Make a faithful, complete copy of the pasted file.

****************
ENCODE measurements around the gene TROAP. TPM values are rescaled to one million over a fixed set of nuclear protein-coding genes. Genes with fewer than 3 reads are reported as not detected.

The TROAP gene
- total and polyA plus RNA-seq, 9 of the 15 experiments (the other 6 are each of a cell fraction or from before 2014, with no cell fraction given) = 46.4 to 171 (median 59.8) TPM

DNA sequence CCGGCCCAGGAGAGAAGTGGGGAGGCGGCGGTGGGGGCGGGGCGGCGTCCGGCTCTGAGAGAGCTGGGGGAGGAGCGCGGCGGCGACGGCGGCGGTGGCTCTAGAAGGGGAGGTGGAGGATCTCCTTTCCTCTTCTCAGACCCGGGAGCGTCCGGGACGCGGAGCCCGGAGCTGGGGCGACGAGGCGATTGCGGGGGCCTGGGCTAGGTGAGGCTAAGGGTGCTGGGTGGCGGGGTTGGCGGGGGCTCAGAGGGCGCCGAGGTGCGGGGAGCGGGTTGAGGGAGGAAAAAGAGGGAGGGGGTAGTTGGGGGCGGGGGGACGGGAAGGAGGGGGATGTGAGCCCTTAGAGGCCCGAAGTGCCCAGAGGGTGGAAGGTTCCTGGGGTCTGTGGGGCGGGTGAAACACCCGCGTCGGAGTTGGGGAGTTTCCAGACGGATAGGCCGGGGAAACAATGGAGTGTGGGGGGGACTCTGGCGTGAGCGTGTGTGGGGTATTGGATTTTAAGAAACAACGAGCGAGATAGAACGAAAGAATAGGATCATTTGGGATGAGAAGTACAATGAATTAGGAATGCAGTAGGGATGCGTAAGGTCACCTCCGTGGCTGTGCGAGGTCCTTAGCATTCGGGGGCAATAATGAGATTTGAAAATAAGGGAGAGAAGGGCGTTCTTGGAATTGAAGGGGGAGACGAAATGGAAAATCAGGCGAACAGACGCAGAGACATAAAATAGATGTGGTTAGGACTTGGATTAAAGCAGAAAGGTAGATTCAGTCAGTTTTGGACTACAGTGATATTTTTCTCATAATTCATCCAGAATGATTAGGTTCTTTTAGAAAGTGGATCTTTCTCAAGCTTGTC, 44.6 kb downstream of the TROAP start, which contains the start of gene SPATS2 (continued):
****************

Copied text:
ENCODE measurements around the gene TROAP. TPM values are rescaled to one million over a fixed set of nuclear protein-coding genes. Genes with fewer than 3 reads are reported as not detected.

The TROAP gene
- total and polyA plus RNA-seq, 9 of the 15 experiments (the other 6 are each of a cell fraction or from before 2014, with no cell fraction given) = 46.4 to 171 (median 59.8) TPM

DNA sequence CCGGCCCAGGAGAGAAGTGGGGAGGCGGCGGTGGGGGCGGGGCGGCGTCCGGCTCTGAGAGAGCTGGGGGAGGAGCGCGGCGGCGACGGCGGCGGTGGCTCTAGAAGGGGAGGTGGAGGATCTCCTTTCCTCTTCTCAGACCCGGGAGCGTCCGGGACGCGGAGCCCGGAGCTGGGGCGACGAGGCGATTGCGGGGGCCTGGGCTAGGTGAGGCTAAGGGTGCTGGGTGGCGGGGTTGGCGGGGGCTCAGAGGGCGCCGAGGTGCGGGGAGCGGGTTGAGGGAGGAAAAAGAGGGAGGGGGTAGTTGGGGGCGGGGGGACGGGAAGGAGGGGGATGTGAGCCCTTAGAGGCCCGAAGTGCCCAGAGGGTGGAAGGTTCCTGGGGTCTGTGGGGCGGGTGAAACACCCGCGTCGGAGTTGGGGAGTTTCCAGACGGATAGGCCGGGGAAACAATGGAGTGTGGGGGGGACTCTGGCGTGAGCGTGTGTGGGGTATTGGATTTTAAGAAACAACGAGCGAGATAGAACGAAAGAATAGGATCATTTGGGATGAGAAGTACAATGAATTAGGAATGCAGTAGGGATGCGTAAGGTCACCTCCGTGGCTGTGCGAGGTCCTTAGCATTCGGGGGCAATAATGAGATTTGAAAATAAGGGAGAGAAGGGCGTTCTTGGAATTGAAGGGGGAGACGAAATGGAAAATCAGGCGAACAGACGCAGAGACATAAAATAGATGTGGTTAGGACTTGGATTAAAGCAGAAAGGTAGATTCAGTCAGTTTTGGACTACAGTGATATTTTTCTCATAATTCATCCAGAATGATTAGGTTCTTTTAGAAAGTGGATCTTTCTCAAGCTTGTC, 44.6 kb downstream of the TROAP start, which contains the start of gene SPATS2 (continued):